Further streamlining/development in delivery via live stream, precision on demand, reporting and statistics; basically, the delivery will be seamless and ability to generate detailed consumer habits/trend reports.

    The newest development int he space: mobile capabilities (tablets, smart phones).

    Biggest challenge: Content owners unwilling to part with rights.

    Biggest opportunity: Consumer metrics/reporting and custom advertising based on user interest and experience.

    Cheers!

    Comment by honourslawstudent -

  19. Great read! Really interesting to see how organized and focused you were at that point in your career.

    Are you interested in getting into the casino gaming market? I know you were interested in social gaming at one point, but would you consider hearing about this other opportunity? I would really like to share my ideas with you.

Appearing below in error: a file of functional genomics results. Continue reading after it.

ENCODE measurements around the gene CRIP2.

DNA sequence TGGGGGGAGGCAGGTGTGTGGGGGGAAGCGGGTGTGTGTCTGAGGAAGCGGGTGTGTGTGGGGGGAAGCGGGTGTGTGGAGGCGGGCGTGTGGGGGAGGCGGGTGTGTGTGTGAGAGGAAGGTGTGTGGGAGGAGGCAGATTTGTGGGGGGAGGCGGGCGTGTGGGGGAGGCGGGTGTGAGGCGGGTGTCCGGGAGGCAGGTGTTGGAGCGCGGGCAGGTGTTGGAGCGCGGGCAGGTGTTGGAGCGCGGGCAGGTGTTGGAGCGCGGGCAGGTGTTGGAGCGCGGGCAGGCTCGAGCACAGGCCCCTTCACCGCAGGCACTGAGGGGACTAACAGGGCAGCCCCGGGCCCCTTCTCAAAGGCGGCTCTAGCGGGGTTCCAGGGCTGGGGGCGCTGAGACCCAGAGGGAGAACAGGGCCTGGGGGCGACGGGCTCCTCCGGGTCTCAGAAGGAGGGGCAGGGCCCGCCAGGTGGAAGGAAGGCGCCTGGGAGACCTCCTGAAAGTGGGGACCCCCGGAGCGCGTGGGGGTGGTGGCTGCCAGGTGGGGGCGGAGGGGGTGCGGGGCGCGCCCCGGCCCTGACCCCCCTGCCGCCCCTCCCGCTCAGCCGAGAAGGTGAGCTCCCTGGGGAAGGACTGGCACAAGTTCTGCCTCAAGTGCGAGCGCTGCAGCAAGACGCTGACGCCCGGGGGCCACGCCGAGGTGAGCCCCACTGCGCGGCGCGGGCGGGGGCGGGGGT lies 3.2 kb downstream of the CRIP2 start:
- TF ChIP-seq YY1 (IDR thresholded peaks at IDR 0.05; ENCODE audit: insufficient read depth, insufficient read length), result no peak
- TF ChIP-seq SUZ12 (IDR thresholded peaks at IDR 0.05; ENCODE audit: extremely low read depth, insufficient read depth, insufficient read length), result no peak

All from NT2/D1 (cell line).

Comment by Tim Nottke (@tnottke) -

  20. The same chokepoint still exists today, how to produce premium live video at scale. You will never build a go-to channel for live content when you have to drop $20,000 on a manned crew to produce a single show, and simple webcam technology (while easy) will never be TV quality entertainment. A new production-side technology is needed to do the heavy lifting in industries from music to adult, where half of all revenues now come from the live webcam. Twitch.tv figured out how to enable users to produce quality live content and they now see 45 million unique visitors a month.

    Comment by Doug Wulff (@dougwulff) -

  21. Hi Mark,
    I love the post! Great look into the behind the scenes history of the acquisition.

    My name is Rick House, I sent you an email about ViStar and Tyndall National Institute. I look forward to hearing your input.

    Thank you,

    Rick House
    512.609.9996

    Comment by Rick House -

  22. Great read Mark. Thanks for sharing with us.

    Comment by Jason Jersey -